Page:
What if you had the opportunity to sit and speak with a loved one long gone? What would you say? Would there be anger and hostility for past transgressions or would there be absolute love and forgiveness for who they were at one point in your life and what they meant to you during the best of times?
There is a breathtaking moment in director Chris Faulisi’s new movie The Shade Shepherd (written by Faulisi and actor Jordon Hodges) where this very dilemma is cleverly addressed by ne’er-do-well Pike Ables when, a full hour into the proceedings, he wanders through his old childhood home and stumbles across the ghost of his father who vanished years earlier sitting contemplatively on the front porch reading a newspaper and smoking a cigarette. When he sees the man who he’s made into the veritably worst parent ever, Pike realizes he isn’t quite that at all; conversely, he’s not the best one either. He simply is: no more and no less, much like Pike himself with all of his own past mistakes and regrets. It’s a father and son “reunion” that will break your heart and heal it all at once and it is a true pivot for a character expertly played with subtle anguish and nuance by the actor called on to exorcise Pike Ables, journeyman actor Randy Spence.
The Shade Shepherd might just be the best movie you’ll see in 2019 that doesn’t feature a comic book superhero or a demonic possessed doll. It in fact features the deceptively simplest of plots: It’s 1987 and Jack, a well-meaning and loving psychiatrist (Jordon Hodges, also the co-writer of this film), attempts to help his drug addled older brother escape into Canada following a murder charge slapped against him after a bar fight that turns deadly.
Making this choice to leave everything behind in order to help his brother does not understandably sit well with Jack’s wife who we find quite pregnant as the story begins to unfold. Caroline Newton as Jack’s ever-suffering wife, Stacey, has what could potentially be a difficult role if left in the hands of a less capable actress. Newton makes you believe her confusion and loneliness though, and shines brightly with a level of empathy that is pronounced and compelling.
The story doesn’t waste too much time in getting the two brothers on the lam from law enforcement and establishing what is essentially a road movie with no real road; most of the trek to Canada and freedom is done through dense woods with nothing but an old map and a compass to guide them. A parallel trek is happening too, this one in the wounded psyche of two brothers who have forgotten how to talk with one another but not how to love. Complicating things is the fact that Pike is a drug addict going through a painful detox the further he goes into the woods. Bing Crosby and Bob Hope never had these sorts of problems in any of their Road films.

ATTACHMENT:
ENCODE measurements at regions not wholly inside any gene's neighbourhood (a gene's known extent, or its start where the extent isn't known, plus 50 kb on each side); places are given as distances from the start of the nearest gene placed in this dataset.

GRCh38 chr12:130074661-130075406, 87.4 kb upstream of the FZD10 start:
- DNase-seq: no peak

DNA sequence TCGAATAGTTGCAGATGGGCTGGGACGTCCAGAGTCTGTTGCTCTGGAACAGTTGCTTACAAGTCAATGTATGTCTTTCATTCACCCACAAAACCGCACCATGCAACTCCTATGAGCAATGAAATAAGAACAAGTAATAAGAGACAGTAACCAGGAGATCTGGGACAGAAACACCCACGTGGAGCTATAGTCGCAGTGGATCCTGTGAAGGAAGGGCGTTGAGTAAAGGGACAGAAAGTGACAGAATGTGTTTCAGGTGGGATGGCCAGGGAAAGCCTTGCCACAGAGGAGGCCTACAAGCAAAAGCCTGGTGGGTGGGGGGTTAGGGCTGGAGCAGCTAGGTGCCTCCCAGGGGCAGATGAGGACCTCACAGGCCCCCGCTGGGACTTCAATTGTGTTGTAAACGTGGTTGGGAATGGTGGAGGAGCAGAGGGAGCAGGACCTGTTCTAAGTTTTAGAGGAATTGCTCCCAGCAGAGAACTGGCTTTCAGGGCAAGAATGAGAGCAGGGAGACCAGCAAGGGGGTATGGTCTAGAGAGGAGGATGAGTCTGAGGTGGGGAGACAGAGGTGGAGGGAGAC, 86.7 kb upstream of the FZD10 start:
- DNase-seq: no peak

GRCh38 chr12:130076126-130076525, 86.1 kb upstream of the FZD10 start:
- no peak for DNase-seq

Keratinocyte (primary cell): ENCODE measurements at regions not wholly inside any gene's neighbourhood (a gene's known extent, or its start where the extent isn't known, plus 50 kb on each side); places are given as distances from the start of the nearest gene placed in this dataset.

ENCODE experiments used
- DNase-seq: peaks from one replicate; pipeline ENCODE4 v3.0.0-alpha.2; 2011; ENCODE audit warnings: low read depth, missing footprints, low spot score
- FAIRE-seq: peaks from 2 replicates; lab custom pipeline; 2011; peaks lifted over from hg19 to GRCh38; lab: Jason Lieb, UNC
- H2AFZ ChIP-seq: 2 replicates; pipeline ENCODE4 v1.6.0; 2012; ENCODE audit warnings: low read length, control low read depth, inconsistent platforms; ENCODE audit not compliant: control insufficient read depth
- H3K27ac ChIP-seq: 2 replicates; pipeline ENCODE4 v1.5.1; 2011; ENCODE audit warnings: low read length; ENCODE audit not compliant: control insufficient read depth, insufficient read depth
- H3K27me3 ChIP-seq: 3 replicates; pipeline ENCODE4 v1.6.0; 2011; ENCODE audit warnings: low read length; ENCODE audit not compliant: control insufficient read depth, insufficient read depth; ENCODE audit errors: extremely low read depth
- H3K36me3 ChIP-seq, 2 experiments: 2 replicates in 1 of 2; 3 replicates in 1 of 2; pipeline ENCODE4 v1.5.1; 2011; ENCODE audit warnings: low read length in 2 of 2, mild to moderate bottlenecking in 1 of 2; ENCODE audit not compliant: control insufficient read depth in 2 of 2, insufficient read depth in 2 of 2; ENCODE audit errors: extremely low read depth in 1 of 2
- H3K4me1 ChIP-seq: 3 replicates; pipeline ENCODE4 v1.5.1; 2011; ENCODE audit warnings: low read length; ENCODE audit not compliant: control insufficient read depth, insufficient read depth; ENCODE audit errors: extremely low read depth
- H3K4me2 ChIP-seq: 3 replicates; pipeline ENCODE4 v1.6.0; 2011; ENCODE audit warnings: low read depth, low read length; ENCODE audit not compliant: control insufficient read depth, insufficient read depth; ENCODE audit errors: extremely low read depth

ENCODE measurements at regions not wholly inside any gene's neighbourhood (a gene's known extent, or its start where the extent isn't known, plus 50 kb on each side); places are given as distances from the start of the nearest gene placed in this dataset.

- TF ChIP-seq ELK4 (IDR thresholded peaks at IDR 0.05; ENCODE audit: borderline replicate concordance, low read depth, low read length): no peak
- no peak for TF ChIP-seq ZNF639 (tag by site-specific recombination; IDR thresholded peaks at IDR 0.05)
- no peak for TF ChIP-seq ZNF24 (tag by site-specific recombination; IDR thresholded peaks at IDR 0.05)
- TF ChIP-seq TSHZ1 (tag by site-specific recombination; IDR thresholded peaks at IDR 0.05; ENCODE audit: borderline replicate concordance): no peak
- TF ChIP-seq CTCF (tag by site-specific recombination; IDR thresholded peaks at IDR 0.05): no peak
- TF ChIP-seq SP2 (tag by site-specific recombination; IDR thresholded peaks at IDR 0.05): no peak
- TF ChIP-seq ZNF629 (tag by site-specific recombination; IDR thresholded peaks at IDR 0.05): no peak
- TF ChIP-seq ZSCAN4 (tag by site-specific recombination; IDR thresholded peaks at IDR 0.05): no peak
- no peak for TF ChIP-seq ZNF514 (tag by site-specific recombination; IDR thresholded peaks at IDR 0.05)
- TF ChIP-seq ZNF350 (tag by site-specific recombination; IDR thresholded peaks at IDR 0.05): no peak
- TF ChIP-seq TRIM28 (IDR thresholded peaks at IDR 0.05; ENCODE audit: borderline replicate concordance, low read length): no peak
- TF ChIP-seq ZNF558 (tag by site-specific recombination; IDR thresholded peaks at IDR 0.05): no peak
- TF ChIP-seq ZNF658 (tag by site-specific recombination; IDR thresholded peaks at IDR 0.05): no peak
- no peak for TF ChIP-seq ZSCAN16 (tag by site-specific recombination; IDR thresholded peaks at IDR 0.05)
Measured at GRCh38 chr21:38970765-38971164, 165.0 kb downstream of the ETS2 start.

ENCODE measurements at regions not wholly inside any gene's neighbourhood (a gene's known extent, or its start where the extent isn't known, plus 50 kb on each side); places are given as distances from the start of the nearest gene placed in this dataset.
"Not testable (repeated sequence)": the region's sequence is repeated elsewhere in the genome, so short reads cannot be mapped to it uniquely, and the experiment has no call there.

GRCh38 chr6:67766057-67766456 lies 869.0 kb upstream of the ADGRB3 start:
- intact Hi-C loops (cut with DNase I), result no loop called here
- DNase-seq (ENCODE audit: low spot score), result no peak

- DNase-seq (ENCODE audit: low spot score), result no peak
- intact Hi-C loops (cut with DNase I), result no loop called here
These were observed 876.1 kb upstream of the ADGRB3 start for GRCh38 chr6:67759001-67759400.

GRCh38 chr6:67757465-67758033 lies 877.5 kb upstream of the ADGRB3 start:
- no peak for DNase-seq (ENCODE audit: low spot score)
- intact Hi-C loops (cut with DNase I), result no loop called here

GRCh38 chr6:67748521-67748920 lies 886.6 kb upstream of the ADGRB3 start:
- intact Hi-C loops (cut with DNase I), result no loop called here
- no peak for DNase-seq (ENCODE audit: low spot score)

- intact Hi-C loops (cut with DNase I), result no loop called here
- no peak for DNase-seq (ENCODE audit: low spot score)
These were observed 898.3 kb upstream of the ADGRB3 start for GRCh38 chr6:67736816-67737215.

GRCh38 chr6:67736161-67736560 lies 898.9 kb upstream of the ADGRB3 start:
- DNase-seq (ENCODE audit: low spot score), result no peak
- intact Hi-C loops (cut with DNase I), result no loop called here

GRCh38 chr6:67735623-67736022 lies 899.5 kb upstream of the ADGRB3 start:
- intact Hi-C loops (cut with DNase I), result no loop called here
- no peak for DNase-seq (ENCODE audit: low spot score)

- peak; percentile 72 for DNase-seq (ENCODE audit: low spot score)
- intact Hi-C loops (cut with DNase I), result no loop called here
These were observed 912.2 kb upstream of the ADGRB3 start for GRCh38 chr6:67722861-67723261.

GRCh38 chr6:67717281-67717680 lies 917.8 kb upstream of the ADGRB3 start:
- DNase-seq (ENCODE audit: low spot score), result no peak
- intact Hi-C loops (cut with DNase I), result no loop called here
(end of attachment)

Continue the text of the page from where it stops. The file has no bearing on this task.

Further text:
Jordon Hodges as Jack paints a strangely neutral and muted performance that seems on first viewing oddly one-note. I will not go into much detail in this review about that other than to say this: Hang in there. Not everything is as it may seem and Hodges pulls off a bit of acting that is one of the more accomplished of recent memory. As an actor and a writer he poses a double threat and he truly is a talent to keep an eye on.
Every Jack needs a Pike and Randy Spence is more than up to the task of adding layer after layer onto what has every right to be a stock character. Luckily, the writing of Faulisi and Hodges along with the chops of Spence will not allow for cliché and what we’re left with is one of the better performances by an actor in recent memory, at various points channeling levels only commonly achieved by such actors as Montgomery Clift and Christian Bale. Make no mistake this is a performance of raw power, humor and utmost pathos. If there is a Cinematic God and Justice, Randy Spence is a name you are going to be hearing a lot more of in the very near future.
The character actors of the piece are also noteworthy and there is not one single false note among a one of them. Particular attention should be given to Hollywood veteran actor Brett Baker, who has a wicked and fun turn as the boatman who might just provide Jack and Pike with salvation through exodus. Not for nothing is his character known as Styx (go ahead, Google it, I’ll wait…).
Director Chris Faulisi has delivered an outstanding piece of film that deserves recognition and with every frame you can see his heart and creativity shining through. As duly noted earlier, Faulisi co-wrote The Shade Shepherd which is impressive enough. One upping all of that (and making all of us look like utter pikers), he also provided the rich and lush cinematography of the movie that is a character in and of itself.
In recent days since viewing a screener of the film I’ve been excited about yet another character in the film, one I’m reluctant to extrapolate on for fear of giving too much away. This unheralded character goes by a variety of names, but for the sake of brevity let’s just call him Misdirect. This is a film that goes off into some very unexpected directions, yet the bottom holds the structure of the film up upon further viewings. The Shade Shepherd is a callback to movies that demand second and third screenings. Not because it is at all confusing, but simply because it all makes so much sense. In an era where we like our movies telegraphed from miles away, this feels like a welcome return to such filmatic masterpieces as The Usual Suspects and Memento. Don’t believe me? Well, I guess you’ll have to just check this film out ASAP. Then let’s talk.
The Shade Shepherd is quite simply the best movie of 2019.
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